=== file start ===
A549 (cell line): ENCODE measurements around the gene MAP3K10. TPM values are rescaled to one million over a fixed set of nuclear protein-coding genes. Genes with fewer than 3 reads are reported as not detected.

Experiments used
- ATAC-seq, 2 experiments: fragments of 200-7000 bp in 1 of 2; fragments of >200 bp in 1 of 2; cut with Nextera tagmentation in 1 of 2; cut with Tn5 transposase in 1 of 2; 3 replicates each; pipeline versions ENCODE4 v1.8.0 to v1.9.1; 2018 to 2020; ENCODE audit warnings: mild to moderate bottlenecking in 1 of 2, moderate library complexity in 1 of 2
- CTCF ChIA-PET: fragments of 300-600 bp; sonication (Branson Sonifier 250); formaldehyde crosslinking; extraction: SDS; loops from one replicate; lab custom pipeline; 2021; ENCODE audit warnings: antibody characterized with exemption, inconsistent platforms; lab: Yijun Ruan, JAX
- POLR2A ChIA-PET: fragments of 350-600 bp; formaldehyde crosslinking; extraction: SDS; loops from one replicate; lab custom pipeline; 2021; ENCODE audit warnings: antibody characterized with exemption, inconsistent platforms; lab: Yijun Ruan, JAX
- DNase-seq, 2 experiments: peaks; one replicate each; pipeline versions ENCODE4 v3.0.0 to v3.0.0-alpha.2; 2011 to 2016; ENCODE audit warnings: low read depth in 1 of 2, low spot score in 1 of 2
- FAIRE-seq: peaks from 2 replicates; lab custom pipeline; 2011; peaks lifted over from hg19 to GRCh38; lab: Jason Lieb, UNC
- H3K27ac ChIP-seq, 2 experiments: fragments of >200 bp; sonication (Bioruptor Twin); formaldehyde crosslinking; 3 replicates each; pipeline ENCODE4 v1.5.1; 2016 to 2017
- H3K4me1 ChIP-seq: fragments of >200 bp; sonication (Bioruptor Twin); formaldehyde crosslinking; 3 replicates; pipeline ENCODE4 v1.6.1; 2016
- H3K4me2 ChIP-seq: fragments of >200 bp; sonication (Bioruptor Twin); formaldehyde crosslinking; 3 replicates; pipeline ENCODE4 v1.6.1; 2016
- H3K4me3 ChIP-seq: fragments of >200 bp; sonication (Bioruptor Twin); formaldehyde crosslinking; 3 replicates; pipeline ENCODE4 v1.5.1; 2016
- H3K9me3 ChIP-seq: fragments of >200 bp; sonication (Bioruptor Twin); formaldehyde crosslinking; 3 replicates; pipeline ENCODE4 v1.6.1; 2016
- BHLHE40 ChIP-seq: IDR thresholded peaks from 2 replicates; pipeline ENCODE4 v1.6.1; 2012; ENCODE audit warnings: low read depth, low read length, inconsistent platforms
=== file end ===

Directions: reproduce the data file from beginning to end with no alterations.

A549 (cell line): ENCODE measurements around the gene MAP3K10. TPM values are rescaled to one million over a fixed set of nuclear protein-coding genes. Genes with fewer than 3 reads are reported as not detected.

Experiments used
- ATAC-seq, 2 experiments: fragments of 200-7000 bp in 1 of 2; fragments of >200 bp in 1 of 2; cut with Nextera tagmentation in 1 of 2; cut with Tn5 transposase in 1 of 2; 3 replicates each; pipeline versions ENCODE4 v1.8.0 to v1.9.1; 2018 to 2020; ENCODE audit warnings: mild to moderate bottlenecking in 1 of 2, moderate library complexity in 1 of 2
- CTCF ChIA-PET: fragments of 300-600 bp; sonication (Branson Sonifier 250); formaldehyde crosslinking; extraction: SDS; loops from one replicate; lab custom pipeline; 2021; ENCODE audit warnings: antibody characterized with exemption, inconsistent platforms; lab: Yijun Ruan, JAX
- POLR2A ChIA-PET: fragments of 350-600 bp; formaldehyde crosslinking; extraction: SDS; loops from one replicate; lab custom pipeline; 2021; ENCODE audit warnings: antibody characterized with exemption, inconsistent platforms; lab: Yijun Ruan, JAX
- DNase-seq, 2 experiments: peaks; one replicate each; pipeline versions ENCODE4 v3.0.0 to v3.0.0-alpha.2; 2011 to 2016; ENCODE audit warnings: low read depth in 1 of 2, low spot score in 1 of 2
- FAIRE-seq: peaks from 2 replicates; lab custom pipeline; 2011; peaks lifted over from hg19 to GRCh38; lab: Jason Lieb, UNC
- H3K27ac ChIP-seq, 2 experiments: fragments of >200 bp; sonication (Bioruptor Twin); formaldehyde crosslinking; 3 replicates each; pipeline ENCODE4 v1.5.1; 2016 to 2017
- H3K4me1 ChIP-seq: fragments of >200 bp; sonication (Bioruptor Twin); formaldehyde crosslinking; 3 replicates; pipeline ENCODE4 v1.6.1; 2016
- H3K4me2 ChIP-seq: fragments of >200 bp; sonication (Bioruptor Twin); formaldehyde crosslinking; 3 replicates; pipeline ENCODE4 v1.6.1; 2016
- H3K4me3 ChIP-seq: fragments of >200 bp; sonication (Bioruptor Twin); formaldehyde crosslinking; 3 replicates; pipeline ENCODE4 v1.5.1; 2016
- H3K9me3 ChIP-seq: fragments of >200 bp; sonication (Bioruptor Twin); formaldehyde crosslinking; 3 replicates; pipeline ENCODE4 v1.6.1; 2016
- BHLHE40 ChIP-seq: IDR thresholded peaks from 2 replicates; pipeline ENCODE4 v1.6.1; 2012; ENCODE audit warnings: low read depth, low read length, inconsistent platforms